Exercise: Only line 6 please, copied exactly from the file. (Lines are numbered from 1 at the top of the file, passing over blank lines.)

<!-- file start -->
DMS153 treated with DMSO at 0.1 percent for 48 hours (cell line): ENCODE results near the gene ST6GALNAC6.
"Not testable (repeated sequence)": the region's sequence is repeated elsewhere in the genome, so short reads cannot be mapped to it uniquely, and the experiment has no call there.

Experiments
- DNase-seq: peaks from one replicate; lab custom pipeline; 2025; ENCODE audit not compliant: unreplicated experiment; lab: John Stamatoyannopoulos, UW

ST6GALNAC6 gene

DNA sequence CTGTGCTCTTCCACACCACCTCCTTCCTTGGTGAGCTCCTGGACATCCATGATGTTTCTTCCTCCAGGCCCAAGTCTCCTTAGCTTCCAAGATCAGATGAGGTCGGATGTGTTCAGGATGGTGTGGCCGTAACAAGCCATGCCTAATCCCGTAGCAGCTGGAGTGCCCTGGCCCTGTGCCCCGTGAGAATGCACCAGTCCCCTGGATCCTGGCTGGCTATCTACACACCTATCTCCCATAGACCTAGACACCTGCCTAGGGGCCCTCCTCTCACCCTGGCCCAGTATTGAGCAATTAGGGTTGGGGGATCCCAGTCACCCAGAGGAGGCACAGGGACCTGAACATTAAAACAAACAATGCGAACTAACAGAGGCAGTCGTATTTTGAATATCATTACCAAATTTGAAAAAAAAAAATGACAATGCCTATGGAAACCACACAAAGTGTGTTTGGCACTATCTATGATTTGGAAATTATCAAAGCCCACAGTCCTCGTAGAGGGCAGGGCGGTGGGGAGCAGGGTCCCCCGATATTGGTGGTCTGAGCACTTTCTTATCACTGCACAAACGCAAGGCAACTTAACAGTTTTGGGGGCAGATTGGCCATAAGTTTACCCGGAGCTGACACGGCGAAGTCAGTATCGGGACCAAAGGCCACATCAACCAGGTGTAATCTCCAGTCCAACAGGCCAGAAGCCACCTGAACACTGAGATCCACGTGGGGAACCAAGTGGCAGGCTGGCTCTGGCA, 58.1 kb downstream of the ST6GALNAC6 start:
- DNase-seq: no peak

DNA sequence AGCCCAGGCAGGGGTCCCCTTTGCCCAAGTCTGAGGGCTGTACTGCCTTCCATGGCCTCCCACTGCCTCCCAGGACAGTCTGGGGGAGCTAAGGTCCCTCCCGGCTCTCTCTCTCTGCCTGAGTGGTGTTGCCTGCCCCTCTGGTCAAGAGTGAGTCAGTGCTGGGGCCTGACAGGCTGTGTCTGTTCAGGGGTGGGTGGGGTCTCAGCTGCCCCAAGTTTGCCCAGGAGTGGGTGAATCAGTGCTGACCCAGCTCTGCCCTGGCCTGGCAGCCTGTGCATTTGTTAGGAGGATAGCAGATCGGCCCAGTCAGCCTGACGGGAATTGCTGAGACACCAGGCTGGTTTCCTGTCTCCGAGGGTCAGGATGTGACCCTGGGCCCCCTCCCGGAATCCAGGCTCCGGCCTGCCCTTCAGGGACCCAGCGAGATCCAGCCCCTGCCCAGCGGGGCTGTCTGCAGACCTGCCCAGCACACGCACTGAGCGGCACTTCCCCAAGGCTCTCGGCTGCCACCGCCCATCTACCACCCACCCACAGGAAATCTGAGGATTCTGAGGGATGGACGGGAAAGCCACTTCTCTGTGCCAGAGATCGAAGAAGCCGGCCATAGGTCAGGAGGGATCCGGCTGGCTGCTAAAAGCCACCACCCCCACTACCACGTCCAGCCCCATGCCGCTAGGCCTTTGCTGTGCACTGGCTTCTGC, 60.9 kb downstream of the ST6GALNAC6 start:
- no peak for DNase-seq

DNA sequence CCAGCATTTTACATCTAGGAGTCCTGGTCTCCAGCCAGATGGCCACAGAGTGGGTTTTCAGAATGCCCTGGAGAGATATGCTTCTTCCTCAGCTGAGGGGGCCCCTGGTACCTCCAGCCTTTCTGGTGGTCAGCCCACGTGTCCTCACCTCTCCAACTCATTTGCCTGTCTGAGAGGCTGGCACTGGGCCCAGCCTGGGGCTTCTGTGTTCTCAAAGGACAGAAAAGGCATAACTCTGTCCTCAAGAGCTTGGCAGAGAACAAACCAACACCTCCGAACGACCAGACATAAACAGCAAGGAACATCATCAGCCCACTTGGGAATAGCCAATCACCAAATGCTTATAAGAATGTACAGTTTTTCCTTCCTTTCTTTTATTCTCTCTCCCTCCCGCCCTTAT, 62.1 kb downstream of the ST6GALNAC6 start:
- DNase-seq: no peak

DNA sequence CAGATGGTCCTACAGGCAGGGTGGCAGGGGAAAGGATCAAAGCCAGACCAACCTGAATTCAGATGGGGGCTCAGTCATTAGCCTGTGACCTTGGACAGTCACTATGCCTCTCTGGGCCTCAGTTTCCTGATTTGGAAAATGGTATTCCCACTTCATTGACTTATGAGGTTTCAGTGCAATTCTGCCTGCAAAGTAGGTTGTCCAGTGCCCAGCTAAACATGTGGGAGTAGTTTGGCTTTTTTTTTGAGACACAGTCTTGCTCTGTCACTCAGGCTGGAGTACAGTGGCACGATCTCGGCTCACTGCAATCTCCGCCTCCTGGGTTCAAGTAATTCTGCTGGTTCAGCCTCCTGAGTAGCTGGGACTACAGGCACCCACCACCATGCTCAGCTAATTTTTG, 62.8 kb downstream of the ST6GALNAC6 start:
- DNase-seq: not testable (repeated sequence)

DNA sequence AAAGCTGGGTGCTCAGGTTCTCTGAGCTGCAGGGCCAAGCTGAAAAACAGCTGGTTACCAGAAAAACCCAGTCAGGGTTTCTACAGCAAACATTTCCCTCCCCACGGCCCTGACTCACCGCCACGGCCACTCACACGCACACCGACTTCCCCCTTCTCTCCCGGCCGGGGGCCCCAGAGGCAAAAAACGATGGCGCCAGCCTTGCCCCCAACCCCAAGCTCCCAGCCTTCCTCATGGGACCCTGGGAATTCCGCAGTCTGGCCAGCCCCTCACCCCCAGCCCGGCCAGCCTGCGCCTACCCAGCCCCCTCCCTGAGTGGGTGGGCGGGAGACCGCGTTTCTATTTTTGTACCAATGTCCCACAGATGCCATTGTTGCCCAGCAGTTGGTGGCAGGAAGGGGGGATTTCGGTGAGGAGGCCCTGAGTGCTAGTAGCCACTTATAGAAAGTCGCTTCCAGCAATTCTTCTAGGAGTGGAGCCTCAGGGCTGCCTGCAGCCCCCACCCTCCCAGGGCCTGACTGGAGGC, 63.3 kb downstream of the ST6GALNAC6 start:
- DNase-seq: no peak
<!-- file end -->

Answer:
DNA sequence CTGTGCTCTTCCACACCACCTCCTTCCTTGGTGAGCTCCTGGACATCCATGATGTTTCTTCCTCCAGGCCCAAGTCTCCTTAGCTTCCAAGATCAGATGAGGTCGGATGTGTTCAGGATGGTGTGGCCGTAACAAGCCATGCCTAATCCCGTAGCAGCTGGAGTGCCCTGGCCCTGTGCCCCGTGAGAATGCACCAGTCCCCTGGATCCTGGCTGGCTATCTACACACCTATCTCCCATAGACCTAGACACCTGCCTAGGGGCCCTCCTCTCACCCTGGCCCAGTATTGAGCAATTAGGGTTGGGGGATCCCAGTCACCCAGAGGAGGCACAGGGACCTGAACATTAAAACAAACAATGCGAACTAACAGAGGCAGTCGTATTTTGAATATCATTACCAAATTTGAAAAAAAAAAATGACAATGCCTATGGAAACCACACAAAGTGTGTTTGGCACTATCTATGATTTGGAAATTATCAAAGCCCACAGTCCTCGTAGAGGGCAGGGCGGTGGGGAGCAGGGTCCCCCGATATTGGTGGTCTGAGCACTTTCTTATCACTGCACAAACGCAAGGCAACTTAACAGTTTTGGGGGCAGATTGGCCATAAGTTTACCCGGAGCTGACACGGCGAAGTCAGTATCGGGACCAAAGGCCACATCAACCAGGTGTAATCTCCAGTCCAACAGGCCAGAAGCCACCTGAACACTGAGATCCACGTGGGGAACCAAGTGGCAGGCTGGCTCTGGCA, 58.1 kb downstream of the ST6GALNAC6 start: